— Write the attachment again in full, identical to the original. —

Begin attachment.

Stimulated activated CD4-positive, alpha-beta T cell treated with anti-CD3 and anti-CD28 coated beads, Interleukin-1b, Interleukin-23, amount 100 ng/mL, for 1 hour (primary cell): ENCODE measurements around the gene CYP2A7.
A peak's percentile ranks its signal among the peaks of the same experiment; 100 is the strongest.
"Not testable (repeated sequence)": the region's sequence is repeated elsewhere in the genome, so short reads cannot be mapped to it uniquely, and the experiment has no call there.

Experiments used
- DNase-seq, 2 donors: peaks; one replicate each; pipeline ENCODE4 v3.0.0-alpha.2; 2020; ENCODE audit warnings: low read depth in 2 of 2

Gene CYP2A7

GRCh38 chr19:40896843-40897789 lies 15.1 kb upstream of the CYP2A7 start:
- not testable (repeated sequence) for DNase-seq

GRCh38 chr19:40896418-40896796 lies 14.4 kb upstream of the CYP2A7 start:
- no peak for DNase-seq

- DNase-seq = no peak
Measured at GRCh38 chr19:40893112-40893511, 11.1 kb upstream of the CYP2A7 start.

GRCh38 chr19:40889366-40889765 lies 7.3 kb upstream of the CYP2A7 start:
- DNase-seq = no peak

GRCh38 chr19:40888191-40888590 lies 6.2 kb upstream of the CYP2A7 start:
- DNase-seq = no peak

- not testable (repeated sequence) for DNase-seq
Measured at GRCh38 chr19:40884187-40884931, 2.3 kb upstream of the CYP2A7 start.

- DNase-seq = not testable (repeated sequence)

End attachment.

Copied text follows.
Stimulated activated CD4-positive, alpha-beta T cell treated with anti-CD3 and anti-CD28 coated beads, Interleukin-1b, Interleukin-23, amount 100 ng/mL, for 1 hour (primary cell): ENCODE measurements around the gene CYP2A7.
A peak's percentile ranks its signal among the peaks of the same experiment; 100 is the strongest.
"Not testable (repeated sequence)": the region's sequence is repeated elsewhere in the genome, so short reads cannot be mapped to it uniquely, and the experiment has no call there.

Experiments used
- DNase-seq, 2 donors: peaks; one replicate each; pipeline ENCODE4 v3.0.0-alpha.2; 2020; ENCODE audit warnings: low read depth in 2 of 2

Gene CYP2A7

GRCh38 chr19:40896843-40897789 lies 15.1 kb upstream of the CYP2A7 start:
- not testable (repeated sequence) for DNase-seq

GRCh38 chr19:40896418-40896796 lies 14.4 kb upstream of the CYP2A7 start:
- no peak for DNase-seq

- DNase-seq = no peak
Measured at GRCh38 chr19:40893112-40893511, 11.1 kb upstream of the CYP2A7 start.

GRCh38 chr19:40889366-40889765 lies 7.3 kb upstream of the CYP2A7 start:
- DNase-seq = no peak

GRCh38 chr19:40888191-40888590 lies 6.2 kb upstream of the CYP2A7 start:
- DNase-seq = no peak

- not testable (repeated sequence) for DNase-seq
Measured at GRCh38 chr19:40884187-40884931, 2.3 kb upstream of the CYP2A7 start.

- DNase-seq = not testable (repeated sequence)